A surge in mortgage lending combined with improved asset quality and expense control led the embattled First Mariner Bancorp in Baltimore to its first profitable quarter in more than five years for the quarter that ended March 31.

First Mariner said Wednesday that it earned $1.8 million in the quarter, compared to a loss of $7.3 million in the same period last year, as mortgage activity significantly boosted fee income and reduced funding costs led to an increase in interest income. The company, which has been hammered by losses on real estate loans, also attributed its turnaround in part to a 12% decline in nonperforming assets year over year.

To be sure, First Mariner is not out of the woods; the $1.2 billion-asset company remains undercapitalized and saddled with scores of problem loans. The company warned investors in a Securities and Exchange Commission filing last month that it could fail if it does not raise additional capital soon and there was little in the earnings report to suggest that its situation has changed. At March 31, its total risk-based capita ratio was 5.7%, up only two basis points from three months earlier. The company remains under enforcement orders from regulators hat requires it to bolster its capital levels and reduce its volume of classified loans.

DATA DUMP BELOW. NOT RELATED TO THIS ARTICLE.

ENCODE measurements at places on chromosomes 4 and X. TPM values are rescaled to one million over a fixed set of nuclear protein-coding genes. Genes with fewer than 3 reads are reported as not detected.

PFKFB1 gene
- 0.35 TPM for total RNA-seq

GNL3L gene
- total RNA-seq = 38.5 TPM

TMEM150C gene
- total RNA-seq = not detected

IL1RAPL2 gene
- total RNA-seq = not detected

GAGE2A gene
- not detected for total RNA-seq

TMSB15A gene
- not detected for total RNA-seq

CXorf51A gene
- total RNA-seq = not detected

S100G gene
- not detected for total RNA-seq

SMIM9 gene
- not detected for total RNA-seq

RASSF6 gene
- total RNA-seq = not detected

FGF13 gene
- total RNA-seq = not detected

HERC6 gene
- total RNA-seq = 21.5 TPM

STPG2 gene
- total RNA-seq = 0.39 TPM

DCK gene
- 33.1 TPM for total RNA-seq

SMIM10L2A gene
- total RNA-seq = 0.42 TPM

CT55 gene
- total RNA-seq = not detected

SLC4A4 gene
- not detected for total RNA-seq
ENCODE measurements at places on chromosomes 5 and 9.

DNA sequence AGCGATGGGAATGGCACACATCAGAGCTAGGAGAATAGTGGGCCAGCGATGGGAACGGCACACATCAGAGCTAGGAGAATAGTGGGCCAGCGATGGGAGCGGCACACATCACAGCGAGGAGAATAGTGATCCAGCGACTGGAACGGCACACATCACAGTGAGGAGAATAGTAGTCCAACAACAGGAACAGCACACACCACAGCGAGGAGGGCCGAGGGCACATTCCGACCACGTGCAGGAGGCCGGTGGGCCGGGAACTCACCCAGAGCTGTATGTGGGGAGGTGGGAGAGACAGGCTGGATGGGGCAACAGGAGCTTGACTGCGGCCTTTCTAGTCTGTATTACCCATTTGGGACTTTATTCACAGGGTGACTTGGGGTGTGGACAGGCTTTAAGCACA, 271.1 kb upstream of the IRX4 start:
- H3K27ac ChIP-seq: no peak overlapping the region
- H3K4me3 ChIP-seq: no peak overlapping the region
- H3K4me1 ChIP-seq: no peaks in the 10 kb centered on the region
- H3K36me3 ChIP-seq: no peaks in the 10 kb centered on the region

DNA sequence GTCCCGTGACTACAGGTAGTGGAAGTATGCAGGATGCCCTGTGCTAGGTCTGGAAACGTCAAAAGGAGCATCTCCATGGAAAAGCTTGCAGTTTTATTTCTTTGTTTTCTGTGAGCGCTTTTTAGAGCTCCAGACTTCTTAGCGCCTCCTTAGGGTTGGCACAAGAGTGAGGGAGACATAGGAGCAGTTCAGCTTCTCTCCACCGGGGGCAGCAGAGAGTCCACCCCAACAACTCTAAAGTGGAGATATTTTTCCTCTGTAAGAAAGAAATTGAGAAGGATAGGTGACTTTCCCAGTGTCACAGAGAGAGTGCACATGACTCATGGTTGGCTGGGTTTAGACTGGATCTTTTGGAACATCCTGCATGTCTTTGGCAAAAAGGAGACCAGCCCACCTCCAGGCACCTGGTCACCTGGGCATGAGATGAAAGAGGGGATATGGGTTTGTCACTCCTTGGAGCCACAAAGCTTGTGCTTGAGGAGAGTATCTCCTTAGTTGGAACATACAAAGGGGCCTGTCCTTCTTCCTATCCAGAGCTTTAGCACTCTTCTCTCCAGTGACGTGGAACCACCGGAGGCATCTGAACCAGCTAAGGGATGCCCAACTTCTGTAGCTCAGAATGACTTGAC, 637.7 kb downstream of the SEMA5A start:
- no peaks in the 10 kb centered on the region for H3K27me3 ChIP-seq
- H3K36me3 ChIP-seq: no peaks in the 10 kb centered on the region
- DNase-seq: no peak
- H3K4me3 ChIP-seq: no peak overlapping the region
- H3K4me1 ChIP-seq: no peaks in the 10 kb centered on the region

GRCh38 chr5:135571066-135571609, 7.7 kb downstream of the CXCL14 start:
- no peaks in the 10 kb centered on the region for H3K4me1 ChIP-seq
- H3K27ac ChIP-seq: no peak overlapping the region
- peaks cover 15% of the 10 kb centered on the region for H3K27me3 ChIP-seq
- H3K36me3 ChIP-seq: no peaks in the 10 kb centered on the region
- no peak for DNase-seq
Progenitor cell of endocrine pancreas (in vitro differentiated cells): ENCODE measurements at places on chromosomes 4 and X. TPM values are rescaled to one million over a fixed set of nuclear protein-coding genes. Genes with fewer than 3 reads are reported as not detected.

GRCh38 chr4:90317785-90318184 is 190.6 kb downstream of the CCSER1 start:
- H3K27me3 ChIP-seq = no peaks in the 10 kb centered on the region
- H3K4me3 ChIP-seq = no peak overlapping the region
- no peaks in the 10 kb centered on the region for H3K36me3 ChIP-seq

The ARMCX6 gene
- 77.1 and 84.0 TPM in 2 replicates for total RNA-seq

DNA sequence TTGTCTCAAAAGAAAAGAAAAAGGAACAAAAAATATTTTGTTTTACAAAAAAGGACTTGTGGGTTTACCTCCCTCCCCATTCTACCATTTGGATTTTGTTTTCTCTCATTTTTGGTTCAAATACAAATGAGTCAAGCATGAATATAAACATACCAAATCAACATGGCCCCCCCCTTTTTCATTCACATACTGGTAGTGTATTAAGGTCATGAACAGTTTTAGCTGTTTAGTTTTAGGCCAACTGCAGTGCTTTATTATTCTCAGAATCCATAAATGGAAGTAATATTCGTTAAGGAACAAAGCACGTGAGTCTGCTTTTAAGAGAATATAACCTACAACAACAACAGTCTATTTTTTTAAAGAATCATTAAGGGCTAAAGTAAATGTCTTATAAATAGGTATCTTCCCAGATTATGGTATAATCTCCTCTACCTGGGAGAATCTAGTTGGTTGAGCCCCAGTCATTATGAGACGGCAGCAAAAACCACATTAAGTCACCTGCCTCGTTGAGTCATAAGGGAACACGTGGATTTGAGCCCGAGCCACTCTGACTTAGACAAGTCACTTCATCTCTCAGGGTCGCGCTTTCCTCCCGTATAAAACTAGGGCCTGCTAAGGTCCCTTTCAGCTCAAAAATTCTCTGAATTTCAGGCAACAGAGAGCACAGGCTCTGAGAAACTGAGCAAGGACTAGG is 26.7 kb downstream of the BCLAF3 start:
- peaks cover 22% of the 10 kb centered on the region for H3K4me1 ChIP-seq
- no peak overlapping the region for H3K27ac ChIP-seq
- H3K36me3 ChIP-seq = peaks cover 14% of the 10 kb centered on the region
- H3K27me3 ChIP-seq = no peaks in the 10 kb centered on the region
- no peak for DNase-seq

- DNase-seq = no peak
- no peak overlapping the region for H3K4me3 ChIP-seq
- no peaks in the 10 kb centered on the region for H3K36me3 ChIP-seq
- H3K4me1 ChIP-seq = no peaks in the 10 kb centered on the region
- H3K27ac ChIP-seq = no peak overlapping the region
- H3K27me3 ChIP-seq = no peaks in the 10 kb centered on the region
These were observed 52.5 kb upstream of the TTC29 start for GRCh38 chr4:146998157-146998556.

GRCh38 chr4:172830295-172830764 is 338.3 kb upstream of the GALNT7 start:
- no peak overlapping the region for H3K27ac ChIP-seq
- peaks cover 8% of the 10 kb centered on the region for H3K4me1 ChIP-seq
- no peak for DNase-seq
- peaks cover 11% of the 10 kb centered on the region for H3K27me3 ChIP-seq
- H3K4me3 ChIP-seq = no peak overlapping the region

Still, its interim chief executive, Mark A. Keidel, struck an upbeat tone in the earnings release, noting that improvements in the economy have spurred more loan activity and helped more customers keep current on loan payments. Illustrating that optimism, First Mariner last month pledged to hire as many as 50 new mortgage lenders this year.

"As we move into the second quarter, we remain focused on improving all aspects of our operations and continue to execute on current opportunities in mortgage banking," Keidel said in a news release. "We remain committed to improving our capital levels and are working diligently to satisfy the requirements in our regulatory agreements."

First Mariner's shares, which now trade over the counter, were up nearly 20% in heavy trading Wednesday, to 49 cents.

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